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IOP Science

Professor Lipton-Duffin and Professor MacLeod, Queensland University of Technology, Australia

Professor Jennifer MacLeod

Professor Josh Lipton-Duffin and Professor Jennifer MacLeod (pictured) from Queensland University of Technology are studying molecular reactions on solid surfaces in an effort to synthesize new and useful materials. Read their article: Innovations in nanosynthesis: emerging techniques for precision, scalability, and spatial control in reactions of organic molecules on solid surfaces

This was published open access in Journal of Physics: Condensed Matter, under the transformative agreement with the Council of Australian University Libraries.

Congratulations on your latest paper! Could you tell us about your surface science-based approach to synthesizing new organic materials and why it is so different?

Jennifer: Our approach focuses on understanding how molecules and atoms behave on surfaces and whether we can control this behavior to produce useful new materials. We treat molecules like building blocks that can be used to create one- and two-dimensional structures with interesting chemical, electronic or structural properties.

Josh: A lot of industrial-scale processes, say, for example, the fabrication of various materials, are arrived at through exhaustive trial and error, but the fundamental process (or what happens at the atomic scale) remains a bit of a mystery. This is because studying real-world processes is quite complicated; physicists must deal with multiple atoms and molecules in multiple configurations to do so, and that’s very challenging. But that’s what we’re doing. We study these processes atom by atom and molecule by molecule.

What motivated you to look at molecular reactions on solid surfaces, and materials synthesis in particular?

Josh: I am a bit of a gearhead, and I love taking things apart and putting them back together. So, my motivation was both bottom-up and top-down. On the one hand, putting together new materials from molecular building blocks is a very small version of my childhood obsession with Lego blocks. On the other hand, we get to use, tinker with, and build some pretty awesome instrumentation, which not only looks impressive but also keeps us on the cutting edge of a lot of technologies.

Jennifer: I’ve got quite a few reasons. The first is that I’ve always found images of atoms to be amazing and beautiful, and getting to “see” atoms on a daily basis never fails to be a thrill. The second is that we get to create and understand tiny little things that have never existed before, which is also awesome. The third is that the work is so varied and continually challenging, it never gets boring! One day can be spent with a wrench in hand, taking apart a vacuum chamber or building instruments, and the next can be spent doing calculations to understand the thermodynamic properties of candidate structures.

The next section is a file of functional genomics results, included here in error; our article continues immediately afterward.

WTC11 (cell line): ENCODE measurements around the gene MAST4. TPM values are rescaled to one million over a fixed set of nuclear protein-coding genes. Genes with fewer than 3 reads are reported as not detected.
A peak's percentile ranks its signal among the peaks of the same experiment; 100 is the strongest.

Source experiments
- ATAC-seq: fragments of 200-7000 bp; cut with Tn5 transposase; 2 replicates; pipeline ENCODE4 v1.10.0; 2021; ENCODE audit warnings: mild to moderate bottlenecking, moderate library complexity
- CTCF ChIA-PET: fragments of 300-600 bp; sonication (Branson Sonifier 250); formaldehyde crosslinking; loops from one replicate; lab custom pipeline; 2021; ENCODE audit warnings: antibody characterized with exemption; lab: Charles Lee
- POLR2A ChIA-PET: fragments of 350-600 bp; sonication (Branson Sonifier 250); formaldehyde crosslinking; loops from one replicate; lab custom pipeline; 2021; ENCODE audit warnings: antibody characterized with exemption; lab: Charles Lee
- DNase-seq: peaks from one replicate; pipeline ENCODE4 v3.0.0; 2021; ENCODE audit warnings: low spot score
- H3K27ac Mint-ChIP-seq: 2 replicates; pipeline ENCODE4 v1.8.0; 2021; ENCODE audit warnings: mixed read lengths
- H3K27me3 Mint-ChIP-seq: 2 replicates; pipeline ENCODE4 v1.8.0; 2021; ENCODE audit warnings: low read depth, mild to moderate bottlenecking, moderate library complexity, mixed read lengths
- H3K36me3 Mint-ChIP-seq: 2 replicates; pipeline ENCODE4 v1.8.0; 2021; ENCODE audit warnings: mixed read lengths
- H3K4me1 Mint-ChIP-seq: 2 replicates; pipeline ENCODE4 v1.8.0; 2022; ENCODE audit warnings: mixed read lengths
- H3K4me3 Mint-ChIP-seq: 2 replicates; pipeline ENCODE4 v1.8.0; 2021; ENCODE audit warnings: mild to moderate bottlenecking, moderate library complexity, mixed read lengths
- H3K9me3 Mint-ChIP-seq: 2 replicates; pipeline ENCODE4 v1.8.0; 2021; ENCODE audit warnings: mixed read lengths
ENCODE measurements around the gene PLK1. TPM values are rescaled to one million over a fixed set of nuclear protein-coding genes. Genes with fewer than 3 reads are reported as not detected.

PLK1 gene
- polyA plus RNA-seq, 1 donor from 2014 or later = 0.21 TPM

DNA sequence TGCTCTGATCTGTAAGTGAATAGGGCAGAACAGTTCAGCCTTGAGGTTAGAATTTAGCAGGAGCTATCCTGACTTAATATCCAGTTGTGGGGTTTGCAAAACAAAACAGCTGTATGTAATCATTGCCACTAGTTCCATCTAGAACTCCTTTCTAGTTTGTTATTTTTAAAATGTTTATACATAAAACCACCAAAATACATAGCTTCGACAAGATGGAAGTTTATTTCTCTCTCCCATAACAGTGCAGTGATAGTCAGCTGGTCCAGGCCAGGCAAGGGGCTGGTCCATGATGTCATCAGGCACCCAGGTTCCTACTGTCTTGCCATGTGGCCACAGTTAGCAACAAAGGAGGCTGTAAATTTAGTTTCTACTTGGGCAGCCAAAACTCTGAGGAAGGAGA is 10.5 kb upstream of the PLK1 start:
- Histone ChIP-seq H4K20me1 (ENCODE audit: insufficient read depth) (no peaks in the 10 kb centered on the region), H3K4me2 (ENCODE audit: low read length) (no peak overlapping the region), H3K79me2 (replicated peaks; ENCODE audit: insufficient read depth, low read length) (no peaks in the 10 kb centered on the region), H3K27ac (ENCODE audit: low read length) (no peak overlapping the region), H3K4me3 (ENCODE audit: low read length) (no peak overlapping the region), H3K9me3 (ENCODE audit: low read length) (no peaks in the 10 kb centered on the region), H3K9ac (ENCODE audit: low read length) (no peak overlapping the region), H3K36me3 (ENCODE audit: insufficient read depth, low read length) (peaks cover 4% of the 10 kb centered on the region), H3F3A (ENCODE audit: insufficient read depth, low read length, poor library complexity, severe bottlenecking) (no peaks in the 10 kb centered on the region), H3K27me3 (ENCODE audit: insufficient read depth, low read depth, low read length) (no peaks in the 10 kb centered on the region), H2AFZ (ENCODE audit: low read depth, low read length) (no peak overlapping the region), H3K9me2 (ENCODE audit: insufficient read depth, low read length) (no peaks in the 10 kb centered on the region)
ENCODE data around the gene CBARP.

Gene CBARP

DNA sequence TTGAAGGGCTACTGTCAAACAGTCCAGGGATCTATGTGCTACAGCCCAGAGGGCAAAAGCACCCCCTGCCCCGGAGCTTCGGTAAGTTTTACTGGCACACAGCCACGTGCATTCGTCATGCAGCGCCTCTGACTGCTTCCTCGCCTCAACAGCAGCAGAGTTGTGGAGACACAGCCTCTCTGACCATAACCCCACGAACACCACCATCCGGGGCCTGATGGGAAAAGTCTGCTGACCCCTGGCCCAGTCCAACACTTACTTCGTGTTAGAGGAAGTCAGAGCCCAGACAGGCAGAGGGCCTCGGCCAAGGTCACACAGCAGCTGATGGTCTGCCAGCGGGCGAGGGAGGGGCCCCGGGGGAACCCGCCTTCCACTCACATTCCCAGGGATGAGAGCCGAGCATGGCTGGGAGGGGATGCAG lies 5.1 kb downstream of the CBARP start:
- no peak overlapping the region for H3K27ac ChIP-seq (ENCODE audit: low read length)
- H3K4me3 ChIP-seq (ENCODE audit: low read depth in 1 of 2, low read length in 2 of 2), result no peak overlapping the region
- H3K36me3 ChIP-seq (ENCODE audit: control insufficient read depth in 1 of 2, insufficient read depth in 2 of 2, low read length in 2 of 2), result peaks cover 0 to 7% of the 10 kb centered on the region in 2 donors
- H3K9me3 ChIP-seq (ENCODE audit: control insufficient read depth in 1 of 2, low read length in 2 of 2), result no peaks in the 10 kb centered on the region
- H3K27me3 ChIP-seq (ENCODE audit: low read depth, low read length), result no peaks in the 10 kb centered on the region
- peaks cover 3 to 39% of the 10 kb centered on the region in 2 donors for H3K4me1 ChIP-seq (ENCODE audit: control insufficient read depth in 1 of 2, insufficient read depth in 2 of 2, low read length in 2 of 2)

How do you suppose your research will improve people’s lives in the long run?

Josh: In terms of ‘practical’ things, we are low on the technology readiness scale. But I very much hope that our work can support future development of technologies by bright minds who are good at that sort of thing.

Jennifer: Yes. Right now, this work is fundamental. But in the larger picture, the materials we synthesize might have certain properties required for their use in next-generation technologies and might make a difference to future-focused challenges around energy, information, and sustainability. These materials can exhibit exciting quantum properties that unlock a whole lot of interesting applications. And that holds immense potential.

Your paper, which is open access, was published through a transformative agreement that the Council of Australian University Librarians (CAUL) has with IOP Publishing. How would you describe the publication process?

Josh: Pretty seamless! I think it should be the norm across the industry. Honestly, it is far simpler than processes from other publishing houses.

Jennifer: I would use the word “painless”. It was quick and easy.

Do you believe there are advantages to publishing open access, or through a transformative agreement, like this one?

Jennifer: Yes! The biggest one being that it makes our work accessible to everyone interested in reading it, with almost no effort from our side. It also makes meeting the obligations of our funding agreements and institutional policies around open access easy.

Josh: I strongly believe in accessibility—removing barriers for potential readers of science. We get better outcomes when more people can access what we do. Open access should be the default for publicly funded work.

Do you have any words of advice for other authors interested in publishing open access?

Jennifer: They should definitely look into it. It’s been great from my perspective and could be the right fit for others as well.

Josh: I’d agree. Go for it! This is a great way to have individual authors’ work reach more eyes without having to worry about post-hoc costs after all of the research and writing have finished.